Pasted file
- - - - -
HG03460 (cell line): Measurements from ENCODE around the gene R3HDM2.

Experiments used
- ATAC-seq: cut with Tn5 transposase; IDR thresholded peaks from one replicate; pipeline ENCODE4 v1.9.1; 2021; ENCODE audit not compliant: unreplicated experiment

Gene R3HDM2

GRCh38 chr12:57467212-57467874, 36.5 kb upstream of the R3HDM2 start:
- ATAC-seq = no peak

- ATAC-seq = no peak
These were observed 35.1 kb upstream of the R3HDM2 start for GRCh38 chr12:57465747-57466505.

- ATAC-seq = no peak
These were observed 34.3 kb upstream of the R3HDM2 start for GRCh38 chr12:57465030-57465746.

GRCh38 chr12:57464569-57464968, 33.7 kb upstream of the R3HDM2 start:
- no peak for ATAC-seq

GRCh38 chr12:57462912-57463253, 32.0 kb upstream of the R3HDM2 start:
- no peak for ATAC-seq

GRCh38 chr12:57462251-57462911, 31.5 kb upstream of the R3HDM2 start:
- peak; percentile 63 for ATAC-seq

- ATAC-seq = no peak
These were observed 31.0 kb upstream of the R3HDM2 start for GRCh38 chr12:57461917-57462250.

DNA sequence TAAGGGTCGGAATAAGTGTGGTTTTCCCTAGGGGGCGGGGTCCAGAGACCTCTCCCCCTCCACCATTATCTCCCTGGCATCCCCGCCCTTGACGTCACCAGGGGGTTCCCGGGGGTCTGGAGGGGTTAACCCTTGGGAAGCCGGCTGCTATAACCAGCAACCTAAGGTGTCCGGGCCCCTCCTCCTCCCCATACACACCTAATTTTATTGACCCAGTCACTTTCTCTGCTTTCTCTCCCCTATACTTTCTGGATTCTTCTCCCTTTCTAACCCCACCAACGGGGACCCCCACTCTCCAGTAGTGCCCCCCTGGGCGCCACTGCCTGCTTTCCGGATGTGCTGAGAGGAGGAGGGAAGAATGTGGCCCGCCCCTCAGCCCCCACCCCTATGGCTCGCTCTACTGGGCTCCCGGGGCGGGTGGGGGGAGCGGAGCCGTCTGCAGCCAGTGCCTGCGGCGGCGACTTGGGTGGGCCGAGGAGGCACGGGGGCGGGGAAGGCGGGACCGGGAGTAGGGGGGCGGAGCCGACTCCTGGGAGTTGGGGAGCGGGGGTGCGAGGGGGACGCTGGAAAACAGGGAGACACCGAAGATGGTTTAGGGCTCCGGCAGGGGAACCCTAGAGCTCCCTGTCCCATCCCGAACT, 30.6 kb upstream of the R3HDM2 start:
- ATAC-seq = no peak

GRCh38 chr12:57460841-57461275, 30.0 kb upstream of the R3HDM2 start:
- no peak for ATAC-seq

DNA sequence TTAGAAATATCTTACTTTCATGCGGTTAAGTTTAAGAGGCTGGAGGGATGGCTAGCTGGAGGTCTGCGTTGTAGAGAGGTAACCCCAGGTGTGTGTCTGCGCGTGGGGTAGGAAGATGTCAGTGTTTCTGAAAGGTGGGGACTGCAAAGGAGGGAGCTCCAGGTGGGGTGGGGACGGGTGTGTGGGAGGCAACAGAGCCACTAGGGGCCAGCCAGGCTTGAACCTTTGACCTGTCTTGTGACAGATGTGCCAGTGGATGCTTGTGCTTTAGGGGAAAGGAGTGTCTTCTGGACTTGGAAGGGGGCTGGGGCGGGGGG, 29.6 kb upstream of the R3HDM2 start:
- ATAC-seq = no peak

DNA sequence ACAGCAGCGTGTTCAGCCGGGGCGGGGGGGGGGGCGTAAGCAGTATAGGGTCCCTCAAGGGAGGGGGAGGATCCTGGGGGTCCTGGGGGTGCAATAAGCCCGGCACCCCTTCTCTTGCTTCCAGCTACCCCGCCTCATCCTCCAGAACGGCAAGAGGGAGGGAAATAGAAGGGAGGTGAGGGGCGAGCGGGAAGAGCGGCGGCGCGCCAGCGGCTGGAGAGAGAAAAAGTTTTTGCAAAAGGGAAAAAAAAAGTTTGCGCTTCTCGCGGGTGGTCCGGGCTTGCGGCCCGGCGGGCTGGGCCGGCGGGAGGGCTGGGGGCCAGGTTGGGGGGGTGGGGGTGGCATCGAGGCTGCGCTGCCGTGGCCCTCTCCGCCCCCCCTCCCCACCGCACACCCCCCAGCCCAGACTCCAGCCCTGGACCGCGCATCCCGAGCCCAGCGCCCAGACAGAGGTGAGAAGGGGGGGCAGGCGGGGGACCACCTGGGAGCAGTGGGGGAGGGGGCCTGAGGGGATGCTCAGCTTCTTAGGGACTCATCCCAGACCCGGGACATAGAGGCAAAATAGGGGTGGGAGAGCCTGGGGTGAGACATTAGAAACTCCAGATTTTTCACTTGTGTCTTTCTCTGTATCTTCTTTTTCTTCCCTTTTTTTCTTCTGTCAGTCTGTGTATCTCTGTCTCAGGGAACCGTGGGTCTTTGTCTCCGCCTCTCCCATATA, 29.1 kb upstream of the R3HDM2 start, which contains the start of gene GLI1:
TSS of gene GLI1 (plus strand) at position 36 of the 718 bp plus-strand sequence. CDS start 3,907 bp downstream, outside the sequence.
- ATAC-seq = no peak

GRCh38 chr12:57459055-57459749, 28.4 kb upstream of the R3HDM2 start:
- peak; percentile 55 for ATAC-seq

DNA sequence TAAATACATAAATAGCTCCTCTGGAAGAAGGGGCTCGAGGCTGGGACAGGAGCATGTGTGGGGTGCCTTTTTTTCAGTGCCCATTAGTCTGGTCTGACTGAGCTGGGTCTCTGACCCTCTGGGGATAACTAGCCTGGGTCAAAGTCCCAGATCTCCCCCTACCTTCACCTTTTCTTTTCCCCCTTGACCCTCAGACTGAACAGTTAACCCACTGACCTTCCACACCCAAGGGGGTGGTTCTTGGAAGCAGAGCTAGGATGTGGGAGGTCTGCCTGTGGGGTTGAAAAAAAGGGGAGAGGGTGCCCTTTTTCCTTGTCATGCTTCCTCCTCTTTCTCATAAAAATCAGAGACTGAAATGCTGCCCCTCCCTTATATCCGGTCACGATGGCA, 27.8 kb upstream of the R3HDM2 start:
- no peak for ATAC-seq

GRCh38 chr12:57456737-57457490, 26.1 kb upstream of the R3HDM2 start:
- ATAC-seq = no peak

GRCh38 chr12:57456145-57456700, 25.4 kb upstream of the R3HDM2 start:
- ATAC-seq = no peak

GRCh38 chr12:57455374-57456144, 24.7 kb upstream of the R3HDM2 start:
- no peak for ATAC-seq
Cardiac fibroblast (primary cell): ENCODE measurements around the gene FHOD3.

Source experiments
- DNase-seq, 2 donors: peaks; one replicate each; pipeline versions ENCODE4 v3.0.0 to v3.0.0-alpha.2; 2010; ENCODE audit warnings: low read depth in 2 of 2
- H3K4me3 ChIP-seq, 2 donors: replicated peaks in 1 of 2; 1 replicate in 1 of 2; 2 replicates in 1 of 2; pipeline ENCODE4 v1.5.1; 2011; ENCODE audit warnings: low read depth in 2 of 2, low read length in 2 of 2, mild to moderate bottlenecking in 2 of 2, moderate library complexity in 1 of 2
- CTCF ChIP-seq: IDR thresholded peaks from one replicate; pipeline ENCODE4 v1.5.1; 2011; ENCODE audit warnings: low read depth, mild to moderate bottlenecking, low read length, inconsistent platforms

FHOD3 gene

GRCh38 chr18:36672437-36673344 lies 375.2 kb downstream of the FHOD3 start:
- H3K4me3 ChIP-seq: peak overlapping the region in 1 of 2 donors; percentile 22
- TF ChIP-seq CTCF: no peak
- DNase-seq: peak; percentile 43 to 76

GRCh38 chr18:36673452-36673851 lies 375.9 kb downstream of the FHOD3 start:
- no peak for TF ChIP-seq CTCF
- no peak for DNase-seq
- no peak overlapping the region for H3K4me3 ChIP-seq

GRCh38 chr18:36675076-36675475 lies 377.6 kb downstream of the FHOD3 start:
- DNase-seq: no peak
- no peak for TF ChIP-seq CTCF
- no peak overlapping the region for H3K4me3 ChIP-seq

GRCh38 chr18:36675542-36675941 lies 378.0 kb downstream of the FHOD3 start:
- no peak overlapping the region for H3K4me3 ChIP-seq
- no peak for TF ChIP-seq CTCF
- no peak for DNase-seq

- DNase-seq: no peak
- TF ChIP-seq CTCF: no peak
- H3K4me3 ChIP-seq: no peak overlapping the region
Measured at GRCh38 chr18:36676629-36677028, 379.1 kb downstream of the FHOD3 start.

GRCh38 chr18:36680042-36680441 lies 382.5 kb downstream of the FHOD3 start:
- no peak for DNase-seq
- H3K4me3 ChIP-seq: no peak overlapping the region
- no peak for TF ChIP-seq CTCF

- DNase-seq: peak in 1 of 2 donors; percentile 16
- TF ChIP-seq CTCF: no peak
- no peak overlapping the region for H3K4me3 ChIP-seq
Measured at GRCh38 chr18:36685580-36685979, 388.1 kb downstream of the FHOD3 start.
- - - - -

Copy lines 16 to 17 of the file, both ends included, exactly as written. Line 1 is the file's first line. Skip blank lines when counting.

- peak; percentile 63 for ATAC-seq

- ATAC-seq = no peak